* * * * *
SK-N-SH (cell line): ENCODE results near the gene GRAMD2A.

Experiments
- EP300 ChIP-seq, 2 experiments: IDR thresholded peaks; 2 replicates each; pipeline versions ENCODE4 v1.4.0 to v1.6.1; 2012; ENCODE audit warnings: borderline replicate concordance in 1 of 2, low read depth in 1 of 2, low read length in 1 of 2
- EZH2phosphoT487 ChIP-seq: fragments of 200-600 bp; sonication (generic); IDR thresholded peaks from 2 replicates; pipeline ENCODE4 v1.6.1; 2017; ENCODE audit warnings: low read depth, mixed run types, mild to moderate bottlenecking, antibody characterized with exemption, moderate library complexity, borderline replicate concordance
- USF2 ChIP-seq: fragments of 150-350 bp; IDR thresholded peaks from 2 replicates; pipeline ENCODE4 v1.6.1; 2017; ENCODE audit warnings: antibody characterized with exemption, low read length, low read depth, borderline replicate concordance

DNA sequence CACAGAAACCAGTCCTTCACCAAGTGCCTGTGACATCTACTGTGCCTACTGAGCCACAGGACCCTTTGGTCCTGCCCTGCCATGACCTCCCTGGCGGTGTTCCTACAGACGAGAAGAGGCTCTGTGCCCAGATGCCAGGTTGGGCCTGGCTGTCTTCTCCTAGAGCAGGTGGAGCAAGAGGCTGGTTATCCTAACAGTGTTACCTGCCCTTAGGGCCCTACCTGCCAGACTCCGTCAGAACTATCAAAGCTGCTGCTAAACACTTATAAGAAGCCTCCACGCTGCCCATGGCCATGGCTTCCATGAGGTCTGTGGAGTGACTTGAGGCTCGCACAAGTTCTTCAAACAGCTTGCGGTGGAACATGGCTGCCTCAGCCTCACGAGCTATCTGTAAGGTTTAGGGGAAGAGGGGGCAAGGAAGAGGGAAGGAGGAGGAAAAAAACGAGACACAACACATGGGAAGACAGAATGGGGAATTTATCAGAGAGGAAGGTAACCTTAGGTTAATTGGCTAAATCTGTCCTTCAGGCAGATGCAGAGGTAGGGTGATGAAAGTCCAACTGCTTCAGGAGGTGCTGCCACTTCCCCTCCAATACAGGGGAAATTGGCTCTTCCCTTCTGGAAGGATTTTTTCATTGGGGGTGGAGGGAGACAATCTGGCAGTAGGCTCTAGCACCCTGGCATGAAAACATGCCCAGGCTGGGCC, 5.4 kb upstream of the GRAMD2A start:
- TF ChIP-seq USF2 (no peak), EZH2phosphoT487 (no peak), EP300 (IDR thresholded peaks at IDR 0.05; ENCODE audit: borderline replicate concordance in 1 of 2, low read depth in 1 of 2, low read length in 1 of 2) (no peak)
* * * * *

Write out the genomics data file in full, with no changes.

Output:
SK-N-SH (cell line): ENCODE results near the gene GRAMD2A.

Experiments
- EP300 ChIP-seq, 2 experiments: IDR thresholded peaks; 2 replicates each; pipeline versions ENCODE4 v1.4.0 to v1.6.1; 2012; ENCODE audit warnings: borderline replicate concordance in 1 of 2, low read depth in 1 of 2, low read length in 1 of 2
- EZH2phosphoT487 ChIP-seq: fragments of 200-600 bp; sonication (generic); IDR thresholded peaks from 2 replicates; pipeline ENCODE4 v1.6.1; 2017; ENCODE audit warnings: low read depth, mixed run types, mild to moderate bottlenecking, antibody characterized with exemption, moderate library complexity, borderline replicate concordance
- USF2 ChIP-seq: fragments of 150-350 bp; IDR thresholded peaks from 2 replicates; pipeline ENCODE4 v1.6.1; 2017; ENCODE audit warnings: antibody characterized with exemption, low read length, low read depth, borderline replicate concordance

DNA sequence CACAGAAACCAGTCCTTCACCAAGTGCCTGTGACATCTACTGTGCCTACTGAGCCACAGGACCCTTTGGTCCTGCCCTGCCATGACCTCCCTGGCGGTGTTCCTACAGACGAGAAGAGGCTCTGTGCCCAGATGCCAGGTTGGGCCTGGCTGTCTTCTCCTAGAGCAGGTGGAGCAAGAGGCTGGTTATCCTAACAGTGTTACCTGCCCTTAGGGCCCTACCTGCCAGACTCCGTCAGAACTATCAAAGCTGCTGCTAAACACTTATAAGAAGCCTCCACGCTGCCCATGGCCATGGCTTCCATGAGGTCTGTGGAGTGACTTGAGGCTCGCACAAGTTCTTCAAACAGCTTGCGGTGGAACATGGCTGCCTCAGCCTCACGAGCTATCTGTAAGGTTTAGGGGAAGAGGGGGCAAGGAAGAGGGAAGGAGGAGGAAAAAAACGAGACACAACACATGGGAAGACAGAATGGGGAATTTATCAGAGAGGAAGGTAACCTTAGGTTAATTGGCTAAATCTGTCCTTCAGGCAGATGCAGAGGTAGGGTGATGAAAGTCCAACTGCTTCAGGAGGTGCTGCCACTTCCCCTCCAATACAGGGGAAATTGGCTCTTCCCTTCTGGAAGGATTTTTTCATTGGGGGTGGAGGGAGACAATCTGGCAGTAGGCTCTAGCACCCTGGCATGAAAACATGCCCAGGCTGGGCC, 5.4 kb upstream of the GRAMD2A start:
- TF ChIP-seq USF2 (no peak), EZH2phosphoT487 (no peak), EP300 (IDR thresholded peaks at IDR 0.05; ENCODE audit: borderline replicate concordance in 1 of 2, low read depth in 1 of 2, low read length in 1 of 2) (no peak)